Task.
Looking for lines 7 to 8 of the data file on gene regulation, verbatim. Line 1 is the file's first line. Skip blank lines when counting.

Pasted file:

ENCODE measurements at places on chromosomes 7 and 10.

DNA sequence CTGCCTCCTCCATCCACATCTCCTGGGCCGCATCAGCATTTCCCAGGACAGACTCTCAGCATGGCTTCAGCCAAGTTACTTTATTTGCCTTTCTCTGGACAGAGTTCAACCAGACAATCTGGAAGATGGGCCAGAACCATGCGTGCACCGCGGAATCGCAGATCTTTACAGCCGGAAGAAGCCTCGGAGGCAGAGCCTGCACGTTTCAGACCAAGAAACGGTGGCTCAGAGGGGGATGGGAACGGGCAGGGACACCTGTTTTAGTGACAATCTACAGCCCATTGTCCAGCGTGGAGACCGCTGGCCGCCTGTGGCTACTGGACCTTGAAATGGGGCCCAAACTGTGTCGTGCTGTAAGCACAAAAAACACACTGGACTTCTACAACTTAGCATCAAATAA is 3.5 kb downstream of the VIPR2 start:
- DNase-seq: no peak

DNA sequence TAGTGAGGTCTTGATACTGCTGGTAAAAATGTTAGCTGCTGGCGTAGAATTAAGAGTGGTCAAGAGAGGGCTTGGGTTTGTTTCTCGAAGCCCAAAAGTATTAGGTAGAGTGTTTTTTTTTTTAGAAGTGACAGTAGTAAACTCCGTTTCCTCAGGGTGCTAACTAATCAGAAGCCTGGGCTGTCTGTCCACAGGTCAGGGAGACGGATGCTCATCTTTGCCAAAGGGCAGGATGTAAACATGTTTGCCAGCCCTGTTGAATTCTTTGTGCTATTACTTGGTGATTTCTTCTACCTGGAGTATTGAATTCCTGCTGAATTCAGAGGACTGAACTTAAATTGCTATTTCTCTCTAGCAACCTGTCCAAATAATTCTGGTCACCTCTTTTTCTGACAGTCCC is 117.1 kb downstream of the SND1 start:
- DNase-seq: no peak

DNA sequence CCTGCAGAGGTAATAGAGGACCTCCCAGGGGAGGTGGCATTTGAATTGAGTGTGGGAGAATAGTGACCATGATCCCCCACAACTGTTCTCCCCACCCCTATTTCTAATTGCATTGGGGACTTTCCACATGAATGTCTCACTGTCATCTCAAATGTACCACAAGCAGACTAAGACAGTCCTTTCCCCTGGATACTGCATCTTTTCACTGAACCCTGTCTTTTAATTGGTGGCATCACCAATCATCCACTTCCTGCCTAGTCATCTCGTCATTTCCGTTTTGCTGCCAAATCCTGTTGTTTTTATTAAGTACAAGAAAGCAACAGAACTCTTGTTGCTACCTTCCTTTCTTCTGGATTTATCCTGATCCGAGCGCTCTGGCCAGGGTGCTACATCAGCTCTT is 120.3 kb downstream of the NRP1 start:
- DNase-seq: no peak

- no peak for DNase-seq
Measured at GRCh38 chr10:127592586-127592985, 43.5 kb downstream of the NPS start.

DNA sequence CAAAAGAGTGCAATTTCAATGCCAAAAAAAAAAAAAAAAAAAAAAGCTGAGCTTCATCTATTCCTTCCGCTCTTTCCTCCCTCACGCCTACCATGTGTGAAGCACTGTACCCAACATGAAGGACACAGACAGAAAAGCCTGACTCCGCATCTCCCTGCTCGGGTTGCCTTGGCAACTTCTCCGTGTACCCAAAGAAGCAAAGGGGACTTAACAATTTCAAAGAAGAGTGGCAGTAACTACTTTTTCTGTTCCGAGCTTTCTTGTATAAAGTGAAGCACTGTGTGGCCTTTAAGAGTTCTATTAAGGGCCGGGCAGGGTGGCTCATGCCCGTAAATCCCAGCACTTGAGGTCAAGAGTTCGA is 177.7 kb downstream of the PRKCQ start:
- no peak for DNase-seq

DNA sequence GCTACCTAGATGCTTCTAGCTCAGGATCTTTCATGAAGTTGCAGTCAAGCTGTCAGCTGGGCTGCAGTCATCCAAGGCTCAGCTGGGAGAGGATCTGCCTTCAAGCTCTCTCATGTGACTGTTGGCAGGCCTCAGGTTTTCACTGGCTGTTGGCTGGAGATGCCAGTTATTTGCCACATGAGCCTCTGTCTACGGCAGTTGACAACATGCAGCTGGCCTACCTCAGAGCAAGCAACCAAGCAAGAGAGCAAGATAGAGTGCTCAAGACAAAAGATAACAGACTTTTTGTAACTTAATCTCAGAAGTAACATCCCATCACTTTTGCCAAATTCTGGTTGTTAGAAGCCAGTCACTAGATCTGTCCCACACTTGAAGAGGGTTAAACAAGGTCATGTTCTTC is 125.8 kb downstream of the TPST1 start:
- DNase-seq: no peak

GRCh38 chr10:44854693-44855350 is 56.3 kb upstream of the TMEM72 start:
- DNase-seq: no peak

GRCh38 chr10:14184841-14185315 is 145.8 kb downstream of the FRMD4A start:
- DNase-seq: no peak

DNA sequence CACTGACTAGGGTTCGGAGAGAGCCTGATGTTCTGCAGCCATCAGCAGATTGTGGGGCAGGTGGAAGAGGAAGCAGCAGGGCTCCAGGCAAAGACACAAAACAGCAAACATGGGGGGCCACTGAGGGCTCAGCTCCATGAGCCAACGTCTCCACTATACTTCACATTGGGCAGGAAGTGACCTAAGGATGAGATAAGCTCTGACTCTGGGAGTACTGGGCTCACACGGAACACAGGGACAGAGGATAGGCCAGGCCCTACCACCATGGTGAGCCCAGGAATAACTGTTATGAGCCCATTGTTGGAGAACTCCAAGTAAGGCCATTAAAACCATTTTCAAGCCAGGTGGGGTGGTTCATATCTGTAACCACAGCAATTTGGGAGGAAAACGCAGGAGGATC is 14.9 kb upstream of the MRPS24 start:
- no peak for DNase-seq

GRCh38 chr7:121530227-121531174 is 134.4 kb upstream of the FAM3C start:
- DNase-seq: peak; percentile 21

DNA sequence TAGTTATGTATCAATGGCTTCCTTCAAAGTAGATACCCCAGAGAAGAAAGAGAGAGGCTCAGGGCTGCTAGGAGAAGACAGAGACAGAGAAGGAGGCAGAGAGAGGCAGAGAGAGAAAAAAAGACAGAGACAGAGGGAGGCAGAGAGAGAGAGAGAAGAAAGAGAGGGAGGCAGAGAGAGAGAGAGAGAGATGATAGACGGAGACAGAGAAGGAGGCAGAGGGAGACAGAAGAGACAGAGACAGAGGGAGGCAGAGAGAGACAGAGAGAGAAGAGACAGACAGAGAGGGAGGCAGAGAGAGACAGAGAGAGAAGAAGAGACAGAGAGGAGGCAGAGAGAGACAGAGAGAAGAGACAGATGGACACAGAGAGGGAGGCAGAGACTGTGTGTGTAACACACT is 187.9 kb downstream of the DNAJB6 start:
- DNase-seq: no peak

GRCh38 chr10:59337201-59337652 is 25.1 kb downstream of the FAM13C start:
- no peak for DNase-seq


- DNase-seq: no peak

- no peak for DNase-seq